Saturday, May 25, 1974
Campus Stadium, UC Santa Barbara -- Goleta, CA
Audience & Soundboard Recordings
Judged across the entire 30 year span of Grateful Dead music, 1973 and 1974 possess tremendous similarities. However, when viewed in detail they reveal stark differences at many levels.
The explorative playing style in 1974 has an aggressive and intentional bent. The band was pushing in ‘74, whereas in 1973 things seemed more about open discovery. By 1974 the discoveries of ‘73 were well catalogued, and the band spent that majority of '74 working these discoveries to their bidding.
The entire 1974 opus displays this tendency, but the Santa Barbara show on May 25th seems to do so in extreme fashion. 5/25/74 sounds nearly nothing like 1973. It is a show full of an almost hell-bent intensity which pervades the entire performance.
Set 1: U. S. Blues, Mexicali Blues, Deal, Jack Straw, Scarlet Begonias, Beat It On Down The Line, Brown Eyed Women, Me & My Uncle, Sugaree, El Paso, China Cat Sunflower > I Know You Rider, Around & Around
Set 2: Promised, Ship Of Fools, Big River, Tennessee Jed, Truckin' > Jam > Space > Let It Grow > Wharf Rat, Sugar Magnolia > Going Down The Road Feelin' Bad > One More Saturday Night, E: Casey Jones
We are treated to both a fine soundboard and an audience recording of this sweet show. Being at an outdoor venue in midday, one can't help but appreciate, yet again, the glory of the Wall of Sound being preserved on tape in the open air. The audience tape, recorded by Jeremy Witt, pulses with a thick and almost suffocating electricity that only 1974 could produce. It is not to be missed.
But this barely hints at the intensity found in the China>Rider later in the set. Searing, devastating, nearly brutal in tempo, this China Cat jam will evaporate the air in your lungs. The Dead explode through the descending four chord block section and whirl into I Know You Rider amidst a blaze of glory. Phil is causing continental shifts while Garcia's guitar strings become comets burrowing into the atmosphere, their trailing tails crackling with strobe light sparklers. We reach the end of the song as if it was speeding by like a rocketing freight train. It slams to a stop leaving our eyes as wide open as the horizon.The music is taking no prisoners today.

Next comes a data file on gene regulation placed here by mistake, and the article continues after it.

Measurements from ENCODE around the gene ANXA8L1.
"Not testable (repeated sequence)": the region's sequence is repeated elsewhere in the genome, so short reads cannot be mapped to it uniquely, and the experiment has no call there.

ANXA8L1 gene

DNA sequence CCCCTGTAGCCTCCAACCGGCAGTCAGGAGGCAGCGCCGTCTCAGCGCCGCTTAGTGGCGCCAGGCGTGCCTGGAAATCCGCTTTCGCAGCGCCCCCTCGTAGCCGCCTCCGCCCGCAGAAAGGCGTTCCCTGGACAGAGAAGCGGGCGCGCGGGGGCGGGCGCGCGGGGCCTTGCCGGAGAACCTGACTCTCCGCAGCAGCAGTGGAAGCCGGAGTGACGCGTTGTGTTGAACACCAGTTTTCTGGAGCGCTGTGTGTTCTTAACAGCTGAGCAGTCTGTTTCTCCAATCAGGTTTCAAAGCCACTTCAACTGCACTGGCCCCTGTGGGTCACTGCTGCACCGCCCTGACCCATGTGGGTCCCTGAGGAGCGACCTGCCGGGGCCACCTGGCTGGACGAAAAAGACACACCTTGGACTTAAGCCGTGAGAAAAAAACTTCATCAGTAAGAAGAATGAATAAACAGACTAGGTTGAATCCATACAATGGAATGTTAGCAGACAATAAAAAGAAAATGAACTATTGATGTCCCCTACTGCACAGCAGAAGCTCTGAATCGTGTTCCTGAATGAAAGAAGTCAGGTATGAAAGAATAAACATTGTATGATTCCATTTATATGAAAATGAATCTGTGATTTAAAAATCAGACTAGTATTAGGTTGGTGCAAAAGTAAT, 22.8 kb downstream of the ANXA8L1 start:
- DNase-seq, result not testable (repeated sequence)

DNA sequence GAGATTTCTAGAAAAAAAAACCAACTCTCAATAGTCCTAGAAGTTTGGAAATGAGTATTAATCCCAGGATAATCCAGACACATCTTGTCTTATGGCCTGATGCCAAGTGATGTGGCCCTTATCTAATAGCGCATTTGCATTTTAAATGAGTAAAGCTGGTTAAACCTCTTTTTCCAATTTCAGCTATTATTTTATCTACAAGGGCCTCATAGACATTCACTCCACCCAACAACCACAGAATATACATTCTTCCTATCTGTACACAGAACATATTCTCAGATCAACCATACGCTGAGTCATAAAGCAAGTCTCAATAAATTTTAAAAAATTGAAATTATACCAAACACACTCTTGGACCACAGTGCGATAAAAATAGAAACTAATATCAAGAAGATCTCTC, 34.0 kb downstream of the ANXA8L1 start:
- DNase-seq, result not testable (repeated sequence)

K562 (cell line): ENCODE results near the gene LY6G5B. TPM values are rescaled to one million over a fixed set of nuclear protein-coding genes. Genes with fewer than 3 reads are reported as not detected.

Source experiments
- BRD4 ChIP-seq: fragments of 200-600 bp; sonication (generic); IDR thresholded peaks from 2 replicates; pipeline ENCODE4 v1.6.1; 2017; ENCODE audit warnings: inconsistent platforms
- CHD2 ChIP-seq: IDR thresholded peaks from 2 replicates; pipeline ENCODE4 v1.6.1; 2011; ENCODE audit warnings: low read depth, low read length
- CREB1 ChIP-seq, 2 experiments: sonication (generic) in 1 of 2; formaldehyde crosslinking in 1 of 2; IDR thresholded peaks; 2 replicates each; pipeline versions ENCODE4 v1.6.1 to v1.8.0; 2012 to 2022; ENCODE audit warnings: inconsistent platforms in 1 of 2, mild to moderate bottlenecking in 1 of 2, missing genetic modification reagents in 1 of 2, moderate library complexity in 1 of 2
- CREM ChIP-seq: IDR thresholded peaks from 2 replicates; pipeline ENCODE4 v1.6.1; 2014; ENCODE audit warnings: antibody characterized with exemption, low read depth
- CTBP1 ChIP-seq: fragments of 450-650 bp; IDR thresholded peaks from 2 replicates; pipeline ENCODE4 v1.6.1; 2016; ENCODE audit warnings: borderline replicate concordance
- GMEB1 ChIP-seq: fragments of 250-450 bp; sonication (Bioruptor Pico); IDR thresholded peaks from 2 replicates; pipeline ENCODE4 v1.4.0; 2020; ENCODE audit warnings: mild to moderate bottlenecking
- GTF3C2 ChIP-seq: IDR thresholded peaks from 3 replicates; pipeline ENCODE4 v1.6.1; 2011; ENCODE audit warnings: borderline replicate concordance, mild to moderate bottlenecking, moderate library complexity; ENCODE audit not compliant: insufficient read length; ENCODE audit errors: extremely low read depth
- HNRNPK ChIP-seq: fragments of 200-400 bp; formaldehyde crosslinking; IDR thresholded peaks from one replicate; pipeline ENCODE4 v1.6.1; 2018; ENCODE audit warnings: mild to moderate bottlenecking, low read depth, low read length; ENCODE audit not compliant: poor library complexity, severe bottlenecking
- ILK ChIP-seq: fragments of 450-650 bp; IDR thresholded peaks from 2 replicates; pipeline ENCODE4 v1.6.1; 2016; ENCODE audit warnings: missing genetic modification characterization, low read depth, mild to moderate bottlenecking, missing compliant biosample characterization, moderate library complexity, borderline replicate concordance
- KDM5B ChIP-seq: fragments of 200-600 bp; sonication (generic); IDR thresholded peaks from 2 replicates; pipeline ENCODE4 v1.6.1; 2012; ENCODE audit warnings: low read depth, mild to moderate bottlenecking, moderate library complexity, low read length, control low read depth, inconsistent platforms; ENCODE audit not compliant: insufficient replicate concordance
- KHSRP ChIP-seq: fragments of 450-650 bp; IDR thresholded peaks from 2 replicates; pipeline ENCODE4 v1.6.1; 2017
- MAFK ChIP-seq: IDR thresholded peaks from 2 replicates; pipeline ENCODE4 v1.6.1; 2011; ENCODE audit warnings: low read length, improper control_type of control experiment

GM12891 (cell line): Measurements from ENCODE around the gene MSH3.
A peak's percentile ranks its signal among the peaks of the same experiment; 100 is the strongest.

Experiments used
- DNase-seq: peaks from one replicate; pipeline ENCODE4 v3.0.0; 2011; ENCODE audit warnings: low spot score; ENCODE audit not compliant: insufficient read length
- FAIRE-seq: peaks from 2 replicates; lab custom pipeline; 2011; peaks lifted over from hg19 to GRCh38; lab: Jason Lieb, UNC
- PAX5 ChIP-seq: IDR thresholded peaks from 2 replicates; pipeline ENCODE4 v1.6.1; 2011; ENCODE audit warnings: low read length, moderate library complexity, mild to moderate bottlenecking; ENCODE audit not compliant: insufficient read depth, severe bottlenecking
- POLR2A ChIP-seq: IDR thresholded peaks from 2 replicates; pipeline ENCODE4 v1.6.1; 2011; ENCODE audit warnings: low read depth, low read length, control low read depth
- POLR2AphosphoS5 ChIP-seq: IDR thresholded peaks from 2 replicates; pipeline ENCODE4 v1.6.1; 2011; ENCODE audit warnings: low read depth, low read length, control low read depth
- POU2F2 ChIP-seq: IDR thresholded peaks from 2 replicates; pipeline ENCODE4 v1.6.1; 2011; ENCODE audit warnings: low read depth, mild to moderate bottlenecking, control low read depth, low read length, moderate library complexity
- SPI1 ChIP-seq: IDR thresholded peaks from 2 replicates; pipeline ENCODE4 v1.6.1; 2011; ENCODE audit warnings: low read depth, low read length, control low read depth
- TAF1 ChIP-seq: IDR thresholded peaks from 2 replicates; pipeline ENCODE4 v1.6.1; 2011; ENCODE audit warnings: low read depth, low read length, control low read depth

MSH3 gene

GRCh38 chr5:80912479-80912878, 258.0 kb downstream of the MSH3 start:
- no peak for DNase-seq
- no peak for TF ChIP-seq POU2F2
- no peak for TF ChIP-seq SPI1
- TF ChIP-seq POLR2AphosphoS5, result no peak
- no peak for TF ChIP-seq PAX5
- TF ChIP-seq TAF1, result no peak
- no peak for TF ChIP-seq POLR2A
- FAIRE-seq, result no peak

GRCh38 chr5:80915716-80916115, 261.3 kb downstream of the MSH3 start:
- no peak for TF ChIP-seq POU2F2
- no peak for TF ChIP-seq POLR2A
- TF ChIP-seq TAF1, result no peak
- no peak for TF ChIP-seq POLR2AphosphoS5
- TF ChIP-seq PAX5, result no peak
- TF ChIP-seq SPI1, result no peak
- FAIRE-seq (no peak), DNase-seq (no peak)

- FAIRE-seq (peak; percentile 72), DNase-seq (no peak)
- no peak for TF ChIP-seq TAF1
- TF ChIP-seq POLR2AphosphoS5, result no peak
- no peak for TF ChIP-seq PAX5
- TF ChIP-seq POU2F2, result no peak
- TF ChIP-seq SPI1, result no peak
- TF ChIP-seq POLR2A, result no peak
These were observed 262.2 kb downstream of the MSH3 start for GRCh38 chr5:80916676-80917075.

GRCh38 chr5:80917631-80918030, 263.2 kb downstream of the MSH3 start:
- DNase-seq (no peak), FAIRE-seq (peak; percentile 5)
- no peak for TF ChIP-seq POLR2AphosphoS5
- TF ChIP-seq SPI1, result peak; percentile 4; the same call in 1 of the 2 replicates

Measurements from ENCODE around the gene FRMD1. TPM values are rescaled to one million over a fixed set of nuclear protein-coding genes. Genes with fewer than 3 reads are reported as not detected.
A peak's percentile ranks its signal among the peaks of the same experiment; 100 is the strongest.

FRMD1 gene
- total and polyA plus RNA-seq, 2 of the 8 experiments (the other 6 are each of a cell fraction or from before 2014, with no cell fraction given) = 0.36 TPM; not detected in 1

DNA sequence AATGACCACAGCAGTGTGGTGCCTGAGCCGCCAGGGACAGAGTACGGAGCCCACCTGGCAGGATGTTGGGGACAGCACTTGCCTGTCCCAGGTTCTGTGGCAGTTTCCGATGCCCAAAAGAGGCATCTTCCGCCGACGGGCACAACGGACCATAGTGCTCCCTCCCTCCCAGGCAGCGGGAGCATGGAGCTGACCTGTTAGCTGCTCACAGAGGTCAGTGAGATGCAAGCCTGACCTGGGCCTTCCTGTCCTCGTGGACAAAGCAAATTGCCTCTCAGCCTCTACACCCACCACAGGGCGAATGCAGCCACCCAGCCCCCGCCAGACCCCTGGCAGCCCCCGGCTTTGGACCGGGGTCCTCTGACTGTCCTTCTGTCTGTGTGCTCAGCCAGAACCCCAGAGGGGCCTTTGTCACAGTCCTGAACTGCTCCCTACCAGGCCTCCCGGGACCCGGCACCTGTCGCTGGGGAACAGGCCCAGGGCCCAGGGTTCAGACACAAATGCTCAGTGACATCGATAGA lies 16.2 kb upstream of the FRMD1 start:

You won't find too many mentions of the tune Around & Around on these pages, but as if to outdo the entire first set leading up to it, this version steps in and demolishes everything for miles around. Rock-n-Rock all the way. Whoa. They need to stop here just to let the Wall cool down a little.
The May 1974 run is punctuated with four fantastic Truckin's over six shows.Number one can be visited on 5/12/74. Here on the closing day of the run, with the full head of steam this sweltering show has been building already, we launch into another epic rendition.
Let It Grow, as one might expect, takes off like a rocket ship. Played as fast as any version I can recall, the surging music allows Garcia to reach speeding staccato notes in his solo while also giving way to great swooning shooting stars. This Let It Grow jamming distinguishes much of the 1974 playing style and stands in direct contrast to 1973. Things just didn't move this fast in that earlier year.
Let It Grow tips over the edge of the world into vast clouds, cascading sublimely into Wharf Rat. The song goes on to brew a deeply entwined tapestry of sound-colors. It latches itself to the pulse of our breathing; the marrow in our bones is awash with the touch of this timeless rhythm. The veil of reality dissolves into infinite details, strumming an ancient and haunting song of the soul. Music becomes water and wind finding its way into every crevice; filling every vessel. Here, again, is the forever beating heart of the Grateful Dead. With no effort, we merge into that which can only be described as something we've always known to be ourselves.
By the time the band pulls out Going Down The Road Feeling Bad, we are back in the direct path of the scorching sun. Billy's drumming dances like a symphony of rainbow refractions out of a crystal seascape. He appears to be coming from every possible direction. Jerry lets fly one fiery solo after another, eventually riding that familiar geyser of swirling light into the sky, illuminating the clouds from within. The show seems incapable of exhausting its source of power, and drives on through a set closing One More Saturday Night, and a decidedly tasty Casey Jones in encore. Whew!
05/25/74 AUD etree source info
05/25/74 AUD Download
05/25/74 SBD etree source info
05/25/74 SBD Stream
note: All photos were taken on 5/25/74, photographer credit unknown.